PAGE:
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Mindhunter:
Inside the FBI's Elite Serial Crime Unit


. "Mindhunters"

The main challenge in this movie is in counting all the ways in which it's deficient. Its attempt to create a mind game in which a secret killer is knocking off his or her colleagues is hindered by a mind that's severely handicapped by lack of the talent necessary to pull it off.

Not that Finish director Renny Harlin ("Die Hard 2," "Cliffhanger") and South African writer Wayne Kramer (the excellent "The Cooler") don't give it a responsible try. After all, this isn't about a bowling league. The game is being waged by a group of (supposed) cream-of-the-crop FBI profilers brought to a remote island for a shot of high-level training. The challenge is there.

Jake Harris (Val Kilmer) is the challenger. As chief of the Investigative Support Unit, aka, "Mindhunters," it's his idea to employ unorthodox methods of training. He sets up a model city of miscreants to simulate real world threats and helicopters his team of trainees for a few days of capturing bad guys by the cleverness of their profiling, and then submitting them to a critique at the end.

Leading the pack is J.D. Reston (Christian Slater) who seems to have a solid handle on analyzing patterns of behavior. Close behind are Sara Moore (Kathryn Morris), a testy blond; Nicole Willis (Patricia Velasquez), a dark haired exotic who is Reston's secret squeeze. Gabe Jensen (LL Cool J) is the only one brought to the island who isn't a profiler but he's there to observe and to suggest a hidden agenda, making him the prime suspect when the bodies start falling. Eion Bailey ("Almost Famous"), Clifton Collins Jr. ("The Last Castle") and Will Kemp ("Van Helsing") round out the team.

Once his class of trainees are oriented and charges with their mission, agent Harris flies off the island and, for the most part, out of the film. The next great loss is Reston, who stands in front of a tank of liquid nitrogen in order to be iced to death. I'd say he was complicit in his own murder. In any case, he's gone for good from the picture and it's barely the first act! Which, in itself, is most peculiar. What, these guys only had a one week window in their schedule and their marquee value too good to pass up?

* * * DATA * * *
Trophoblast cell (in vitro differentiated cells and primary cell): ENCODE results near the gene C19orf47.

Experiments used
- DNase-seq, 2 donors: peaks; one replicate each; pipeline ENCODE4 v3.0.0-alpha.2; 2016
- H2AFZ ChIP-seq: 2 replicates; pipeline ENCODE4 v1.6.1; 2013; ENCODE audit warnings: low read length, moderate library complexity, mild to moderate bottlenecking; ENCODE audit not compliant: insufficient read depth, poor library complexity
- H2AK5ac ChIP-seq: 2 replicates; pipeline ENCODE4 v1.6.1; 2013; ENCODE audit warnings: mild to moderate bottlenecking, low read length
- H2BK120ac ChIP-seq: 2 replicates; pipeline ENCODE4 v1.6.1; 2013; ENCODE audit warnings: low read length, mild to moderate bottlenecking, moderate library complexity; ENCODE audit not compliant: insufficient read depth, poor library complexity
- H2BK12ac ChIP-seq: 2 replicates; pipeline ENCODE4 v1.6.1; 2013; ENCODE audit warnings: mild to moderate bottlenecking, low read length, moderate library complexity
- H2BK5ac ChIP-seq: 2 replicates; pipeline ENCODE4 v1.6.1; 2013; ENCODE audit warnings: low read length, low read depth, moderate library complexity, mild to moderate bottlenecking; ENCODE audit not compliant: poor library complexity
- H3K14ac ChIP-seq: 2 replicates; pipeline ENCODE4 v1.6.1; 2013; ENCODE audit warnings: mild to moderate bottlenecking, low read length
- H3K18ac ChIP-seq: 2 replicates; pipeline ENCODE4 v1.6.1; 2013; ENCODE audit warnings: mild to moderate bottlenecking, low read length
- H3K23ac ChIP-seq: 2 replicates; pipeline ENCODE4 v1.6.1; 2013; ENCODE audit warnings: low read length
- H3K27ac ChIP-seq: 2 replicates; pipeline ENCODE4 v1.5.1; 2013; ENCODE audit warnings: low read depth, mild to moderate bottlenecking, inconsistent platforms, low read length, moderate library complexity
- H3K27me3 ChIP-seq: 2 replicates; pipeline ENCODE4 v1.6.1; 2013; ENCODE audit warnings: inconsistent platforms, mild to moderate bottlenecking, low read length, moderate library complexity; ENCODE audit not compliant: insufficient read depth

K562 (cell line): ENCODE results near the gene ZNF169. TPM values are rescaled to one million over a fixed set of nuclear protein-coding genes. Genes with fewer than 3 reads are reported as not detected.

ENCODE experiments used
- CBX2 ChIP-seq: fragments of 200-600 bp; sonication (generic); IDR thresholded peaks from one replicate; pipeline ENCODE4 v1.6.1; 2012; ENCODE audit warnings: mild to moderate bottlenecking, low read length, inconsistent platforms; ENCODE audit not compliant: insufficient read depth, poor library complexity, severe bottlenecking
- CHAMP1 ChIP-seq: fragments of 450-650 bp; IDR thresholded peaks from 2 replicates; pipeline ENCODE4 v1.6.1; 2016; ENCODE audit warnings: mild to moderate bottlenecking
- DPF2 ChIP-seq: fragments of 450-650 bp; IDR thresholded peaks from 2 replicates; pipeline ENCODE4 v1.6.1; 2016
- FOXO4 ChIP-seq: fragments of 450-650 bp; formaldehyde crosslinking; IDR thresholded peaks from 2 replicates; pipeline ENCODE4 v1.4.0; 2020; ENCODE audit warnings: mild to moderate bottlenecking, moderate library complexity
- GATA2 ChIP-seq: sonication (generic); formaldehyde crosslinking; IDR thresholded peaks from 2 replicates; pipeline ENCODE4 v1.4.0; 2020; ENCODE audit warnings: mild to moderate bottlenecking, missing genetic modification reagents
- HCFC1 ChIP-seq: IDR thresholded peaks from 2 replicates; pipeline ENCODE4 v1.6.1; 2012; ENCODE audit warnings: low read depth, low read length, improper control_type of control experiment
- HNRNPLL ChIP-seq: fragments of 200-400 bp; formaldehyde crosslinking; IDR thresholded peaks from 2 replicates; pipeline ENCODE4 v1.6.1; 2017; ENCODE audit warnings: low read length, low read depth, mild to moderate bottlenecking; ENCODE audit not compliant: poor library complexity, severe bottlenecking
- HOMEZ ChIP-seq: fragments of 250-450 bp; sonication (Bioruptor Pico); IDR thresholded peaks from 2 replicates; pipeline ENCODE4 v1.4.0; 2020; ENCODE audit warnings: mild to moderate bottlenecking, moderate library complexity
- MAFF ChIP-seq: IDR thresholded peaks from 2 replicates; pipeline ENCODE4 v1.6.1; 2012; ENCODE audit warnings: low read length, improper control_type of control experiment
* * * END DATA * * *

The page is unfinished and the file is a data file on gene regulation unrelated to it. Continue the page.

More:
What they leave behind is a one-by-one annihilation of the law enforcement smarties who should be able to outwit booby traps devised to go off according to the time on wrist watches found in and around corpses. Theseto jury rigged contrivances of death, range from cleverly intricate to laughably inept in their method of lethality.

All of which becomes so ludicrous and unbelievable it becomes a test of the attention span. Just when you're beginning to lose interest in the trumped up mystery of who the real killer might be, and think that no one person, however depraved and technically proficient, could pull off this series of stunts, the revelation at the end flattens it like a bad joke.

It's a show based on formulaic deception and overconceived methods of murder, spiced up with near cameo appearances by two high priced talents. The grunt work of grinding out the rest of the screenplay, despite several strong performances (LL Cool J is, indeed, cool and precise), fails to generate much more character bonding than "Scream" and its derivatives. The result of this failure of cleverness is a killer thriller exploit that will hold some appeal for audiences that tense up in enjoyment at every fresh spurt of blood and ask for little more.

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                                      ~~  Jules Brenner  




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LL Cool J as the mysterious non-FBI Profiler,
In the lead, hunting for the real killer


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